School levy to be placed on November ballot


Rick Sorrels

A capital projects levy will appear on the general election ballot in November. The motion was passed unanimously by the Peninsula School District Board of Directors at a special board meeting that took place July 31.

The levy would collect $50 million. That’s $12.5 million for each of the next four years from property taxes collected on the Key and Gig Harbor peninsulas.

It would cost each property owner an additional $1.40 per $1,000 assessed evaluation each of the four years that the levy runs. For a $250,000 home, that’s $350 per year in additional property taxes.

The money would be used to construct a new elementary school in the Gig Harbor North area (near Borgen Boulevard), where a large number of new homes are currently under construction, and also either renovate or replace Artondale Elementary School, which, according to the district, has some serious safety concerns.

“There are concerns that, if we have a heavy snow load, the roof at Artondale may be in danger of collapse,” said Matt Wilkinson, board member. “If that should happen, it would be a whole lot more costly for us, especially if some children were hurt.”

“Our 30-year facilities plan had already identified the population growth, the need for an additional elementary school, et cetera,” said Chuck Cuzzetto, PSD superintendent.

“These needs were a frequent topic of discussion at school board meetings. Land purchase for the school closed on July 25. We immediately set a special board meeting for public hearing of the levy issue to get it on the November ballot so that construction could start in 2014,” he said.

The meeting conference room was packed to capacity. Public testimony was split between Artondale parents pleading for improvements for their children’s school and taxpayers opposed to more taxes.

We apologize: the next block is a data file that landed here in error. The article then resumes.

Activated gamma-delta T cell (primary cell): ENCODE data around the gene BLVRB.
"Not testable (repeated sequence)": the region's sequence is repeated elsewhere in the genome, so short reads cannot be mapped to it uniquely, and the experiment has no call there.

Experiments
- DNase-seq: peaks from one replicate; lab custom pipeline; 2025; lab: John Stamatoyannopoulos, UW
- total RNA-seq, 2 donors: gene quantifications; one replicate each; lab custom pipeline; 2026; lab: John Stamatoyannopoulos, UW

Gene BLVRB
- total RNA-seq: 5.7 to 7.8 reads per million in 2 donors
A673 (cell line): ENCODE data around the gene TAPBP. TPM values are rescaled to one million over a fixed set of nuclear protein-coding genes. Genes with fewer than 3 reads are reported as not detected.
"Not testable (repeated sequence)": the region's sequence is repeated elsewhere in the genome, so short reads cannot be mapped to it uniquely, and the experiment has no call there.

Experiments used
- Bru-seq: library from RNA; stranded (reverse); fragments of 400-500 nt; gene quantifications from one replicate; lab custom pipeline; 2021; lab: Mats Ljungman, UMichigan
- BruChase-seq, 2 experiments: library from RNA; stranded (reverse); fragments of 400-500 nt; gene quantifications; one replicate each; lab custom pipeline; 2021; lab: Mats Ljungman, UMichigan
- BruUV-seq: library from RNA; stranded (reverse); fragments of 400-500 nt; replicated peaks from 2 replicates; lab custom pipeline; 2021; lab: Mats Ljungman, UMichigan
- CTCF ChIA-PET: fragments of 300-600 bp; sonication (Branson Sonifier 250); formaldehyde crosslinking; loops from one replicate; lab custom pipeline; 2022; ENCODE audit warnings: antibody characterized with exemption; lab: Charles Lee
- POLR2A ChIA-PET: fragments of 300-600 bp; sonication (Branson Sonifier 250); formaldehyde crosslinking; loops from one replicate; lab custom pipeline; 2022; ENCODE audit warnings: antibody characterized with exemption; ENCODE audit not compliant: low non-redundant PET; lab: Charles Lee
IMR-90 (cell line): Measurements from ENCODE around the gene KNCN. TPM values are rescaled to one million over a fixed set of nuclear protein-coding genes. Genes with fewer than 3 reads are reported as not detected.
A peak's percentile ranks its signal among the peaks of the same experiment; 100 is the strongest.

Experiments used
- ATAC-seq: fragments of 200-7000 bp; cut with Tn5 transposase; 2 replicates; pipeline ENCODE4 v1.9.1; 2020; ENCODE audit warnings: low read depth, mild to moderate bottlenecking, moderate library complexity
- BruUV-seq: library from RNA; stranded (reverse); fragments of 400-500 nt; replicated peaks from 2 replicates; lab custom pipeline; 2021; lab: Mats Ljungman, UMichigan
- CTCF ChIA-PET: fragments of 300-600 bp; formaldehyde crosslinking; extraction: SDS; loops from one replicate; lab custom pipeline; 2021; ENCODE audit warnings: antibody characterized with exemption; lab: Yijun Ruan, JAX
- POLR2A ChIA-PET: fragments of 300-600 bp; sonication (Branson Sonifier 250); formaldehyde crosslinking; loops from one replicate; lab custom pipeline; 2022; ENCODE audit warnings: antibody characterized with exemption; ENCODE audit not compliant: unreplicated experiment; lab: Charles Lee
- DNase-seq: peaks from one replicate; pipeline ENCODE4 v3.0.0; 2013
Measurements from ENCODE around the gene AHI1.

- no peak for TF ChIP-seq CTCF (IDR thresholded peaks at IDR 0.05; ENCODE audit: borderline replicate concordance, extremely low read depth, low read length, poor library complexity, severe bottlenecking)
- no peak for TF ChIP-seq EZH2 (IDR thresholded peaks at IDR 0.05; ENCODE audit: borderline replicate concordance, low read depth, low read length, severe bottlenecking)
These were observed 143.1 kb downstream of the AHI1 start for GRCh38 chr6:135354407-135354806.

School district employees and parents are organizing to support the levy vote in November. The committee chair is board member Harlan Gallinger, whose bio can be viewed at

Ken Manning chairs the committee in opposition to the levy. Manning is a commercial fisherman who has lived in Gig Harbor for 58 years and feels that “the levy was rushed, is much too high and that other options need to be explored.”

Schools are exempt from the Constitutional limit on how much can be collected from property taxes each year.

Key Peninsula Metropolitan Parks District also has an operations and maintenance levy on the November ballot. The district is not exempt from the Constitutional limit and is expected to lose all of its authorized tax revenue next year due to a “pro-ration” situation, where it is low in the pecking order, with all property tax revenue sent to higher priority municipal governments.

During 2013, the state government approved a law allows small park districts, like Key Pen Parks, to seek voter approval for a temporary levy for funding outside of the Constitutional limit.

There will be two property tax levies on the November ballot, both outside of the Constitutional cap on tax collection. Voters will decide either to limit taxes; or to provide safe schools and parks that remain open.

The pro levy committee can be contacted at

The committee opposing the levy can be contacted at